If you have been arrested for Operating Under the Influence (OUI), there are many possible negative impacts on your life. Aside from fines, court appearances, possible jail time, insurance rate increases, and having your license revoked, there is a major social stigma surrounding OUI arrests that could make you very uncomfortable. Once you have been arrested for a Massachusetts OUI, information about the record is made public, meaning that anyone can find out about it. That said, this information is not publically broadcast, so if someone does find out about it, they must look you up specifically. However, Massachusetts does not disclose information about an OUI with other states, because they do not take part in the Interstate Drivers License Compact.

CORI Background Checks

You may request your own CORI record (a name-based court record check) to get a complete view of your criminal record. In addition, other private parties can run a CORI check on you, provided that you give them a signed document with your permission.

Private CORI Checks

Some examples of people or organizations who may request to do a CORI check on you are:

  • Landlords or housing authorities before agreeing to take you as a tenant
  • Employers or prospective employers before being hired or promoted
  • Schools before approving parent-chaperones for trips or outings
  • Adoption agencies before beginning an adoption process

Courts and Law Enforcement Agencies

Law enforcement agencies have the full right to run a CORI check on you without your permission for any standard duty. In addition, courts, court-appointed officers, probation officers, or others involved in the judicial system will be able to run full CORI reports on you without your permission as it pertains to an ongoing legal case.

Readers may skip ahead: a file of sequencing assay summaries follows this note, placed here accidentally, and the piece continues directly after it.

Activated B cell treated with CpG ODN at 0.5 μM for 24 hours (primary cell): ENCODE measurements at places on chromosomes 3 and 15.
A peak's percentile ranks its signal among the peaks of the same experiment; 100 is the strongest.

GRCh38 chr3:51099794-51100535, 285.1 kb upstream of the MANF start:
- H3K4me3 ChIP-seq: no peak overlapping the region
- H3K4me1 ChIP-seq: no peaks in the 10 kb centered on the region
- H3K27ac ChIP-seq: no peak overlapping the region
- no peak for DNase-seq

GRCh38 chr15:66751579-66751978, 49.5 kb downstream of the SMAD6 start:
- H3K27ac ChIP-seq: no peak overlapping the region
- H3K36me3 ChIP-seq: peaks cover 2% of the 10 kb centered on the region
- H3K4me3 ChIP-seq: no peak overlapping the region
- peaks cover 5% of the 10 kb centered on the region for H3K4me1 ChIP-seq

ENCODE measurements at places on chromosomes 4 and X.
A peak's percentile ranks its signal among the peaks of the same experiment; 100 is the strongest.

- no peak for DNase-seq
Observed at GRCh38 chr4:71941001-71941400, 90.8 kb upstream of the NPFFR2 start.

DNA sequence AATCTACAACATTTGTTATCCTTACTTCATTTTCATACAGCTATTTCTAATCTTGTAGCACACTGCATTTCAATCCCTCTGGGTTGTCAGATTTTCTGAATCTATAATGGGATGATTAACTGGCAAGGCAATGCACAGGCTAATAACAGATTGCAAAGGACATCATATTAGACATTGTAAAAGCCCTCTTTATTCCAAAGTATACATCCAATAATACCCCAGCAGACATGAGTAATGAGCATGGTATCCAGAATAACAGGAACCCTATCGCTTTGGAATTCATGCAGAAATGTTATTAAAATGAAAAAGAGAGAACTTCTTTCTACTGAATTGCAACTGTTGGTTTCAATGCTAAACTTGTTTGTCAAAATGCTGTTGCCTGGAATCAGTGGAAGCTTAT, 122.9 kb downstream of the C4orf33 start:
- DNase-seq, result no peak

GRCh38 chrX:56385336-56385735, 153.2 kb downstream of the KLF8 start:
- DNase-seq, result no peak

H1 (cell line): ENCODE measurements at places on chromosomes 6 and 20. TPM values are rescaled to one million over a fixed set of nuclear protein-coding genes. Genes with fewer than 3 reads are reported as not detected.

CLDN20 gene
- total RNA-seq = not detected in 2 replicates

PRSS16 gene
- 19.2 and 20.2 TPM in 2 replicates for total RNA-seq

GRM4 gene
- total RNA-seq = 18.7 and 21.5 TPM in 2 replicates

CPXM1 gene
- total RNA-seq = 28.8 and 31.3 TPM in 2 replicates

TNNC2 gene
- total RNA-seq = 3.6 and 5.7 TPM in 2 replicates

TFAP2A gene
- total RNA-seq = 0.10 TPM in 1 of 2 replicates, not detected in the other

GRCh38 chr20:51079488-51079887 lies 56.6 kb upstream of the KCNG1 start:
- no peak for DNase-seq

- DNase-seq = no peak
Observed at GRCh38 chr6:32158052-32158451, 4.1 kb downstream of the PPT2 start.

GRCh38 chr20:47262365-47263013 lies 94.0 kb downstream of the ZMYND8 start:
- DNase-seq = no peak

Can I See Who Requested My CORI Report?

The Massachusetts Department of Criminal Justice Information Services allows people to run a self-check on their CORI history, which will provide the names of any non-government official or agency who has checked your report. This audit is free every 90 days, but has a fee of $25 if you choose to request it more than once in a 3-month period.

Consumer Reporting Agencies

There are many public registry sites that are accessible by anyone that gives information about an OUI/DWI arrest. Luckily, a member of the public who wishes to pull these records must pay for that access, meaning that although you can not control who ultimately has access, it is not likely that they will just stumble upon it. Once an individual has been made aware of this information though, there is no law that stops them from sharing knowledge of your arrest.

Can I Keep People From Finding Out I’ve Been Arrested for OUI?

Unfortunately, you don’t have any legal options to keep people from finding out that you’ve been arrested for an OUI. Your best chance at beating the charges will be to contact a Massachusetts OUI attorney, and working with them to ensure that you take every step towards clearing up this detrimental situation. While you don’t have the ability to keep people from finding out about your arrest, you may be able to avoid any further consequences that would come with a guilty finding.